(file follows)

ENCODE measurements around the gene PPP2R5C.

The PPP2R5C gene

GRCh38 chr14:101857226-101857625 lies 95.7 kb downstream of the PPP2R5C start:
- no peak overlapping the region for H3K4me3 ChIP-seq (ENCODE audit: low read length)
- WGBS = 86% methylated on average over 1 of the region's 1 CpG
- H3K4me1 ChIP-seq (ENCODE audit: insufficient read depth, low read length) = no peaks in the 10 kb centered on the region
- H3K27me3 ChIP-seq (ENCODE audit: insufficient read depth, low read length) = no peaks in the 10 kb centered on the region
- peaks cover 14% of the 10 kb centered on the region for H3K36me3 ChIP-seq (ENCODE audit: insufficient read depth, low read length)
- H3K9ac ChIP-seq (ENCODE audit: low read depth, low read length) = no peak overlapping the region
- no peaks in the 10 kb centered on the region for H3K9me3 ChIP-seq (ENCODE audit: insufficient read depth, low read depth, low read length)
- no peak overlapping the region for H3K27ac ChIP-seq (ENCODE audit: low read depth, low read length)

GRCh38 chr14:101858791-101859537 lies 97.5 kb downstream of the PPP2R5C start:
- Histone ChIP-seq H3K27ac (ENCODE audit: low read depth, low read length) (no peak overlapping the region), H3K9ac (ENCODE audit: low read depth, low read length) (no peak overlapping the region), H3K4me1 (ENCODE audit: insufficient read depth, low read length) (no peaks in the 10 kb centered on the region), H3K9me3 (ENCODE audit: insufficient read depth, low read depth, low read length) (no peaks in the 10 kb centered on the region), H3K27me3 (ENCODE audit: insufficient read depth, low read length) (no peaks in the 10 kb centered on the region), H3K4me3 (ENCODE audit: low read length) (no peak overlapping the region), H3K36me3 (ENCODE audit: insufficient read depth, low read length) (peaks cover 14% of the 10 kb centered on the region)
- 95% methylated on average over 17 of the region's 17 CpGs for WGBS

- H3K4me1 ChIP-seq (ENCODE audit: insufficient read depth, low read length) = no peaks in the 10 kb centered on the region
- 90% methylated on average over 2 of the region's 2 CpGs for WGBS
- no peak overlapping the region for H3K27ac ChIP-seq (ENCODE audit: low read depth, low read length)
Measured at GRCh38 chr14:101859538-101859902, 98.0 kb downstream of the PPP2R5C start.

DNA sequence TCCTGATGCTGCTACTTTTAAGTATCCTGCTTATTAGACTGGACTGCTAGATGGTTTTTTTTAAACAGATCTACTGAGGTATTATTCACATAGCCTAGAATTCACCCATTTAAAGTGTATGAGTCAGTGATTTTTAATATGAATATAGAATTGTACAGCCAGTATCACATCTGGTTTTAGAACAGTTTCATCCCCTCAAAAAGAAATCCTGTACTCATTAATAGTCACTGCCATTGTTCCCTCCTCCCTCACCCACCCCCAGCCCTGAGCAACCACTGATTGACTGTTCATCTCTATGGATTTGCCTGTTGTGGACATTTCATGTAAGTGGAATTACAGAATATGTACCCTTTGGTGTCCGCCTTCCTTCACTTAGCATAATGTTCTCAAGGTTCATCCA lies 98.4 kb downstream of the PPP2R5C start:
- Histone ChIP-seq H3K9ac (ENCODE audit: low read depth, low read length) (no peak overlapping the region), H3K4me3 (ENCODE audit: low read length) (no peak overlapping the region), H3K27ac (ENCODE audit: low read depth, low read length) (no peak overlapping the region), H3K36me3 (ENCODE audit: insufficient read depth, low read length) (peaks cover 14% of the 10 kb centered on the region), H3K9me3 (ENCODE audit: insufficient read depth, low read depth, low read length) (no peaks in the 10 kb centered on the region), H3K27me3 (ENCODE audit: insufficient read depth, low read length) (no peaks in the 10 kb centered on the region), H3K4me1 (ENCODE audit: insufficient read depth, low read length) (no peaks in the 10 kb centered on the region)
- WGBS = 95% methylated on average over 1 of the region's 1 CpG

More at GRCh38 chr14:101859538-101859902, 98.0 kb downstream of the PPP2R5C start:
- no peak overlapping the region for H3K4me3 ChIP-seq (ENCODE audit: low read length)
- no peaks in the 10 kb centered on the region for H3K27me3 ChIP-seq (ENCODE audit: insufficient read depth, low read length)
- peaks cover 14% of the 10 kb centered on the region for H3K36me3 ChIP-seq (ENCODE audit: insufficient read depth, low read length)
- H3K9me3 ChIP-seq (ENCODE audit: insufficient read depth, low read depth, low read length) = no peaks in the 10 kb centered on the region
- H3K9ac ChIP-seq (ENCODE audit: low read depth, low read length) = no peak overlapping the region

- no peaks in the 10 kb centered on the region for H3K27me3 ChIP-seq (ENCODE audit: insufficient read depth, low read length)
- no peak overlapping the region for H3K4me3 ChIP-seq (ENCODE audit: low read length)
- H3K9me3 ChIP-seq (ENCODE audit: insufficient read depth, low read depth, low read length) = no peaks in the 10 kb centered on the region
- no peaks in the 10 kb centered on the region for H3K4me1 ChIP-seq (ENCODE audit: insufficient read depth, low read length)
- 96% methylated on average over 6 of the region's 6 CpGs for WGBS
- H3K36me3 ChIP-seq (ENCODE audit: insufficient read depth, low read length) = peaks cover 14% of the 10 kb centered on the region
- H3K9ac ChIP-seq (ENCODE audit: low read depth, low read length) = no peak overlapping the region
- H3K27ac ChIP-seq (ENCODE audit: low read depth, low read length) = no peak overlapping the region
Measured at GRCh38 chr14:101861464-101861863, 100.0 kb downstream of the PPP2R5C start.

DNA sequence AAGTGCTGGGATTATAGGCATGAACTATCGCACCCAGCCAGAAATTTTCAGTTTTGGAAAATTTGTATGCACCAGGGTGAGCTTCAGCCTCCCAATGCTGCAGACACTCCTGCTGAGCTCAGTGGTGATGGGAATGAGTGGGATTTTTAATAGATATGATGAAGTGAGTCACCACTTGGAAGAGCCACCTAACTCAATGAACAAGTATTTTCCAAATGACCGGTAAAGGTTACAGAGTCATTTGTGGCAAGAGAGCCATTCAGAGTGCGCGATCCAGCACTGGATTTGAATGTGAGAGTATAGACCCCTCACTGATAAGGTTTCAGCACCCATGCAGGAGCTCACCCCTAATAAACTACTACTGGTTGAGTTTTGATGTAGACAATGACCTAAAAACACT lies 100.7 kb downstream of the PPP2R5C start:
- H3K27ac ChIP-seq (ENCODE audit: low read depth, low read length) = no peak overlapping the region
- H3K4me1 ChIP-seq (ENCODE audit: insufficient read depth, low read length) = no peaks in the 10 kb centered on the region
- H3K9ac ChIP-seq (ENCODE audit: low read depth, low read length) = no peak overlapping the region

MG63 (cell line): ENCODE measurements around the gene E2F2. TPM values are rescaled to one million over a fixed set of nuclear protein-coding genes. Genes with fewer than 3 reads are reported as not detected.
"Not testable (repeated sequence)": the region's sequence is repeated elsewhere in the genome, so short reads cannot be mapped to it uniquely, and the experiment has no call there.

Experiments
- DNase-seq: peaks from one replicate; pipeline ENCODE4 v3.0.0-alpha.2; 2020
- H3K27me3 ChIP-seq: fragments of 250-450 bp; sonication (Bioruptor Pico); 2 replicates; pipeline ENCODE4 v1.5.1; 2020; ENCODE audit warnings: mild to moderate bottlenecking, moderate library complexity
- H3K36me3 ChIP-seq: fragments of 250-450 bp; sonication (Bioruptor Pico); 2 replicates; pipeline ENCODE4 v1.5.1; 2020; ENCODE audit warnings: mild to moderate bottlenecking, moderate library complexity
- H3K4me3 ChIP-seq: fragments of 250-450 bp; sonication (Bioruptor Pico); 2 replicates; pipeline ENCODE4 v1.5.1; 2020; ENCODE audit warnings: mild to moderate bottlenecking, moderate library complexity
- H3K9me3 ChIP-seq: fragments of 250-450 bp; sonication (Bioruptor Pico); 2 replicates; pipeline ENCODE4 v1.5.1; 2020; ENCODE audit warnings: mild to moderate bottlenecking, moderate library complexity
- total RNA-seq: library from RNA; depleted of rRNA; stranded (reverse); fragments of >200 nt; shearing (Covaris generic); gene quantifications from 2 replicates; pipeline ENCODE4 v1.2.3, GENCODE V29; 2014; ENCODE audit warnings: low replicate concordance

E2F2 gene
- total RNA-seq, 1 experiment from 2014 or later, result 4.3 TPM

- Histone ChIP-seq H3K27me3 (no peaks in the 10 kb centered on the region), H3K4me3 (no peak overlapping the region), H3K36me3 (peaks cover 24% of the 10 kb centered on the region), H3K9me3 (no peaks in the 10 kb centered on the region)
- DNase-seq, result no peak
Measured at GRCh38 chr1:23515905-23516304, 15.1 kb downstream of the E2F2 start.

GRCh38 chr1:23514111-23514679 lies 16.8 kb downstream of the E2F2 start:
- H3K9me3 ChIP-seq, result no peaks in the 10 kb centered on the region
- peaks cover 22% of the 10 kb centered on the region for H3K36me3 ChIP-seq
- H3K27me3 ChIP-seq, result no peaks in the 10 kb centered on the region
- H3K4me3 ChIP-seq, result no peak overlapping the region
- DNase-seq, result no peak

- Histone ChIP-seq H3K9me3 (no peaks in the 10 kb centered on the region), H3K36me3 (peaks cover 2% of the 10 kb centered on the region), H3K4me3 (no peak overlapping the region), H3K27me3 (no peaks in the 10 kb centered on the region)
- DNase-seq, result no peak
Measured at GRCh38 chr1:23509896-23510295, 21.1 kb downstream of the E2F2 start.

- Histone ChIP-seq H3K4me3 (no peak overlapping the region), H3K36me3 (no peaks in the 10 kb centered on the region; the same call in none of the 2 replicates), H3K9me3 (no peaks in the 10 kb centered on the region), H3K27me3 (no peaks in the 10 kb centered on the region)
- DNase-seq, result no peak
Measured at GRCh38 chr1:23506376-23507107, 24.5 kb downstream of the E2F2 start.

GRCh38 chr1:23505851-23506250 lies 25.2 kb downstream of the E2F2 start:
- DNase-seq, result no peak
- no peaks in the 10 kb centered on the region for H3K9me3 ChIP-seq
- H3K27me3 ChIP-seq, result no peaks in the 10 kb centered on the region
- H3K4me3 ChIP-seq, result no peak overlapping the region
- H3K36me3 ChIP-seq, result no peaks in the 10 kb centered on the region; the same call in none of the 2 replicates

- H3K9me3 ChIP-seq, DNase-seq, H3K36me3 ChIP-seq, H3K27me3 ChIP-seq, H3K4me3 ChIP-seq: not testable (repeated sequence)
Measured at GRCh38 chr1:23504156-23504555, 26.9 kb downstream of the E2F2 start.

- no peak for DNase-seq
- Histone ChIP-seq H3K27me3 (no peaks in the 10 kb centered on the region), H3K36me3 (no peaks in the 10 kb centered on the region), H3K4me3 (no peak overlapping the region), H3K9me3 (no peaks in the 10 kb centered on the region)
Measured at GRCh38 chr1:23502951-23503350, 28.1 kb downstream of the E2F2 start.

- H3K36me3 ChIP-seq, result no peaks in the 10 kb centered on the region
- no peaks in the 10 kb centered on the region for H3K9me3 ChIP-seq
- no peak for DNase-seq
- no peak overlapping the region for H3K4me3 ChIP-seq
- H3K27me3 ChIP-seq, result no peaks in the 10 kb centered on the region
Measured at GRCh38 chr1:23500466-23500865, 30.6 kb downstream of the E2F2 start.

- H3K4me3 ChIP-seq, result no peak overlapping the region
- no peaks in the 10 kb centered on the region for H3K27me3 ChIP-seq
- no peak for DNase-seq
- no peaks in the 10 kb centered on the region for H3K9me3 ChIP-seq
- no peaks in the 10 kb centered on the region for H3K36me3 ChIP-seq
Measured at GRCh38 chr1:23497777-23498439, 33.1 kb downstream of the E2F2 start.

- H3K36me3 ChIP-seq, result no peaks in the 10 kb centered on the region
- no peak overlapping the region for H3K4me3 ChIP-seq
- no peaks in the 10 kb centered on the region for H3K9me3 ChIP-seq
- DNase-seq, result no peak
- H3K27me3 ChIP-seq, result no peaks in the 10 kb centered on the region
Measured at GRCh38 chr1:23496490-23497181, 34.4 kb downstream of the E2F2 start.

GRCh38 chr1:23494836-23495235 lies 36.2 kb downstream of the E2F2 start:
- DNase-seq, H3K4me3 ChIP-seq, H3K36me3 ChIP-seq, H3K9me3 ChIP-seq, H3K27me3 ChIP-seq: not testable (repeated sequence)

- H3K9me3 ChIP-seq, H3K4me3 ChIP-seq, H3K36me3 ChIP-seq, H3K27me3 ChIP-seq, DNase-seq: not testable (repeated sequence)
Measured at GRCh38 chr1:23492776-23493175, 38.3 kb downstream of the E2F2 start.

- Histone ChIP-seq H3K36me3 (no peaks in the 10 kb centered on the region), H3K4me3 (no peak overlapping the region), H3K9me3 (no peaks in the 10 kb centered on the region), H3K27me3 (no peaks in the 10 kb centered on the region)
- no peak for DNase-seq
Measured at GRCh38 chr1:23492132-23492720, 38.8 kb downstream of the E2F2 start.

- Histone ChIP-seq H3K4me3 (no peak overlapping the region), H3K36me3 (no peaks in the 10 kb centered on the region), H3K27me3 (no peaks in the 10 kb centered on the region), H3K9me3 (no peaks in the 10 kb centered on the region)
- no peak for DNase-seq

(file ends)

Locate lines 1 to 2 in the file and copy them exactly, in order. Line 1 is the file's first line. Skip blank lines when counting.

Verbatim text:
ENCODE measurements around the gene PPP2R5C.

The PPP2R5C gene